The European Union, anxious to avoid any repeat of the 2015-16 migration chaos, is scrambling to react after Turkey said it would no longer abide by a 2016 deal under which it has been preventing refugees and migrants from heading for Europe.
Here are the bloc’s options as the latest escalation of the war in Syria revives migration worries in Europe.
Give Turkey more money?
The bloc sealed a deal with Turkey in March 2016 offering 6 billion euros ($6.6 billion) in exchange for Ankara preventing refugees and migrants on its soil from departing for Europe.
The deal has since reduced arrival numbers in the EU from Turkey to a trickle and the bloc has already said it is determined to keep the scheme with Ankara going, meaning more money may be on the cards.
That might be a tough sell among the 27 EU member states, however, at a time when they are fighting over their next long-term budget from 2021.
Express support amid tense ties
European Council President Charles Michel called Turkish President Tayyip Erdogan on Saturday to express solidarity with Ankara after an air raid by Russia-backed Syrian government forces killed more than 30 Turkish soldiers last week.
But the fact that the statement came from Michel, rather than all 27 EU countries, already highlights divisions in the bloc on agreeing a joint line on Turkey.
The bloc’s ties with Ankara have been strained since Erdogan orchestrated a sweeping crackdown on dissent in Turkey in the aftermath of a botched coup against him in 2016.
More recently, the EU slapped sanctions on Turkey over hydrocarbon drilling off Cyprus, and Ankara’s relations with EU member Greece are tense at the best of times.
Greece and Turkey share a border and have already traded barbs over tensions building up at the frontier where refugees and migrants have started arriving in large numbers in the past few days.
Step up humanitarian aid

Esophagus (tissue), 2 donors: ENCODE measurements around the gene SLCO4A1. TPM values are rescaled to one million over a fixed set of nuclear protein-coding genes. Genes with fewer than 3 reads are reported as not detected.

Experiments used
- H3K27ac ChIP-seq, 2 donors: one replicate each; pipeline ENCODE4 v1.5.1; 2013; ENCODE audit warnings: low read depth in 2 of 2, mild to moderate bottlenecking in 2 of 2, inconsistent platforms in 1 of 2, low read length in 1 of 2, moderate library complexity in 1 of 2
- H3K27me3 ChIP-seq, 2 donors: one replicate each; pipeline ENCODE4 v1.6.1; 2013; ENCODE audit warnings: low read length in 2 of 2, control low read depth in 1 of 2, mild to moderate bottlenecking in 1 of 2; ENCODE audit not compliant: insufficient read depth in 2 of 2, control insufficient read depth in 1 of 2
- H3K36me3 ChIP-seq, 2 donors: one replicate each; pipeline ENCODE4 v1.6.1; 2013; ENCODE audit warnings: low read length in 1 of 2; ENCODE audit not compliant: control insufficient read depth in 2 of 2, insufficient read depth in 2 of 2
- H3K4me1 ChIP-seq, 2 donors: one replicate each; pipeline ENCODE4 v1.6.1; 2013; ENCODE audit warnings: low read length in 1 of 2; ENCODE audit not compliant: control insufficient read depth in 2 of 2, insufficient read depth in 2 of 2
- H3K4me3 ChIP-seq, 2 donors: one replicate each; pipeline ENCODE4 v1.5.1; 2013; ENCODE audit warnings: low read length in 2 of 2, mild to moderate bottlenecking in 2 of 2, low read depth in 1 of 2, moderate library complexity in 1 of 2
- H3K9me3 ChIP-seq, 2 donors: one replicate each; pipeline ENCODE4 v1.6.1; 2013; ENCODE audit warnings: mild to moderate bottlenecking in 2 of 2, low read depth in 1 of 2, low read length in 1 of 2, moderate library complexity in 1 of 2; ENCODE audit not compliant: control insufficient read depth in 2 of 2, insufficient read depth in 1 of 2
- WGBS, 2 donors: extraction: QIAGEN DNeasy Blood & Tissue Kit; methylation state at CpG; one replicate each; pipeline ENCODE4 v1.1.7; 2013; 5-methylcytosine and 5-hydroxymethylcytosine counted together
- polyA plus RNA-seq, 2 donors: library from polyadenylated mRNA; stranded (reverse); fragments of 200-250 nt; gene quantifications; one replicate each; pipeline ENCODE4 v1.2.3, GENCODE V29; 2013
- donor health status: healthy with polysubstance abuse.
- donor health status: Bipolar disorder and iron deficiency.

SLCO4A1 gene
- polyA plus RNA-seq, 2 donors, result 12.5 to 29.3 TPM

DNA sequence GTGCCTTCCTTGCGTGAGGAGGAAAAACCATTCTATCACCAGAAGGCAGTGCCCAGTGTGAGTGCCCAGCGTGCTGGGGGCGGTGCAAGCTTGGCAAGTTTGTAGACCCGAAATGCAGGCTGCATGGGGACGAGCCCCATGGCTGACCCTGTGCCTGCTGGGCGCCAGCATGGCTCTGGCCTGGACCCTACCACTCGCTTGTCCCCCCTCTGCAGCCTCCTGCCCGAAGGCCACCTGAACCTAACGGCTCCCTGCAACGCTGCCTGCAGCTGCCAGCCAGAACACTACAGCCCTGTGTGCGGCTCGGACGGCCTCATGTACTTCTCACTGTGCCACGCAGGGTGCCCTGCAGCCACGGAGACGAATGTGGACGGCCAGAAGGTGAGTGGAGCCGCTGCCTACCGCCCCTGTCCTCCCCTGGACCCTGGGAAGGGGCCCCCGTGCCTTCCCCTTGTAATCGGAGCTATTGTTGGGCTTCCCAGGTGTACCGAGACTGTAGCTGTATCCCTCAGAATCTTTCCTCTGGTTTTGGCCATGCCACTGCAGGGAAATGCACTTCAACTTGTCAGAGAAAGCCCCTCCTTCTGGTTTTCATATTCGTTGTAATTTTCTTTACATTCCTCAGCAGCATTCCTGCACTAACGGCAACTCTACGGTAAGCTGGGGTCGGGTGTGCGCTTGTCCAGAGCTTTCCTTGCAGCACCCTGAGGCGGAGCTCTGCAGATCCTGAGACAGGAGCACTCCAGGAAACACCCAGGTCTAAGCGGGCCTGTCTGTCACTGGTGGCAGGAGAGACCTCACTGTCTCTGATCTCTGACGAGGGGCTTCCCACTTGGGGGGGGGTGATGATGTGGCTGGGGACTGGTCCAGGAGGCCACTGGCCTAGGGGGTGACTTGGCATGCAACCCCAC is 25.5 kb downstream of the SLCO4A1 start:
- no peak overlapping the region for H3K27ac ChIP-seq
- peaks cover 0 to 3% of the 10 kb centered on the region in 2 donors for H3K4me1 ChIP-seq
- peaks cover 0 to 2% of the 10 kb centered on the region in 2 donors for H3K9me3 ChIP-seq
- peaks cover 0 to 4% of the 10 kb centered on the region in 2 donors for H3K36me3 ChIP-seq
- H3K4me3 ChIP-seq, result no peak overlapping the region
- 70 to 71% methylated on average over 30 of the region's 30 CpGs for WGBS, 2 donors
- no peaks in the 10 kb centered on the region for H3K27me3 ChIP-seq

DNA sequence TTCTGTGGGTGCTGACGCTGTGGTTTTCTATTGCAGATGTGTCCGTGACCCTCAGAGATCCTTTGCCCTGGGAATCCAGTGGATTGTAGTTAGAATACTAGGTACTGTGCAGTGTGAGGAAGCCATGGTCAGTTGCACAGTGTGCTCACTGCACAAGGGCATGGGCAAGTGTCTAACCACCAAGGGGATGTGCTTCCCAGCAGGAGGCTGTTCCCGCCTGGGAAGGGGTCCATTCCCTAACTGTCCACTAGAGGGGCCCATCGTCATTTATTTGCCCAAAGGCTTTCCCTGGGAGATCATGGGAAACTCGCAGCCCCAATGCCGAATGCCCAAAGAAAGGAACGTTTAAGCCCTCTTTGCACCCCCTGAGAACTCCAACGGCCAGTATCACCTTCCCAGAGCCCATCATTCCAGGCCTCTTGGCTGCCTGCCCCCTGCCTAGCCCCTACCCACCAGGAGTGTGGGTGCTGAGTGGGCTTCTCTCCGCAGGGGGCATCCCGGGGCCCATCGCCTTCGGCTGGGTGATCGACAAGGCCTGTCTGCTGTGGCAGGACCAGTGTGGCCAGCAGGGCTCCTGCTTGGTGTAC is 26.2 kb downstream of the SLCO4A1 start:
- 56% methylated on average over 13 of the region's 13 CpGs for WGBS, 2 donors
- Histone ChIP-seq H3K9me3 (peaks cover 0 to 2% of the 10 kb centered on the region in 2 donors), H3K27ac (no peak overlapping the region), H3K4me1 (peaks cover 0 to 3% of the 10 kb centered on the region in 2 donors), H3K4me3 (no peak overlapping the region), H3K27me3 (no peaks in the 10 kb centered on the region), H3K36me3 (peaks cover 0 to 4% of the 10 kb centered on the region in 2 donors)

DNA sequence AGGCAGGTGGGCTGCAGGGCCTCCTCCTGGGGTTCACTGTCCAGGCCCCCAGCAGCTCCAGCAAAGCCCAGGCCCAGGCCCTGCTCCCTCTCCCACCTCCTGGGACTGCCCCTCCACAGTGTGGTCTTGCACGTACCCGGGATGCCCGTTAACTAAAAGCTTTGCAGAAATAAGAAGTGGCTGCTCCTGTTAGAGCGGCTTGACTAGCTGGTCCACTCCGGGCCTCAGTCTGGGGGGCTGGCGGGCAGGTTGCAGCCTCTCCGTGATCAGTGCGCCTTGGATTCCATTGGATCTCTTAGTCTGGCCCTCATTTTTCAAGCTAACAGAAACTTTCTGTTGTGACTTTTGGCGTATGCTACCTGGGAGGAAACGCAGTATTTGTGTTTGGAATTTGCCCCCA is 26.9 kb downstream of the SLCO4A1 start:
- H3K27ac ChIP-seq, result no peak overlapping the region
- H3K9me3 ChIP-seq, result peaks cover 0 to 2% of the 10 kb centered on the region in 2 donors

The EU’s Michel has already suggested the bloc was ready to step up humanitarian support for Syria’s north-western region of Idlib, one of the last areas held by Turkey-backed rebels fighting against Syrian President Bashar al-Assad, who is sponsored by Moscow.
Help Greece, Bulgaria on borders
The bloc’s executive body, the European Commission, has called for an emergency meeting of EU migration ministers and said it was ready to engage its border agency Frontex to help police the bloc’s external border with Turkey in Greece and Bulgaria.
Back in 2015-16, Greece was overwhelmed with mass arrivals and let many people pass through to other countries in the EU. Other EU states reacted by reinstating border checks inside what is normally the bloc’s free-travel zone to prevent the uncontrolled movement of people.
The free-travel area is a key achievement of European integration. The bloc wants to avoid another collapse of the system and does not want to reignite bitter feuds between EU member states over who is responsible for the refugees and migrants arriving.
Ramp up political pressure
Turkey’s move to open up the route to Europe for refugees and migrants, in reaction to the Idlib strike, was seen in Brussels as an effort to drag the bloc into the situation and secure support for Turkey against Russia.
German Chancellor Angela Merkel and French President Emmanuel Macron may meet Turkish President Erdogan and Russian President Vladimir Putin over Idlib on March 5.
The German and French leaders – as well as the head of NATO – have already expressed concern about the humanitarian situation in Idlib and urged an end to the conflict.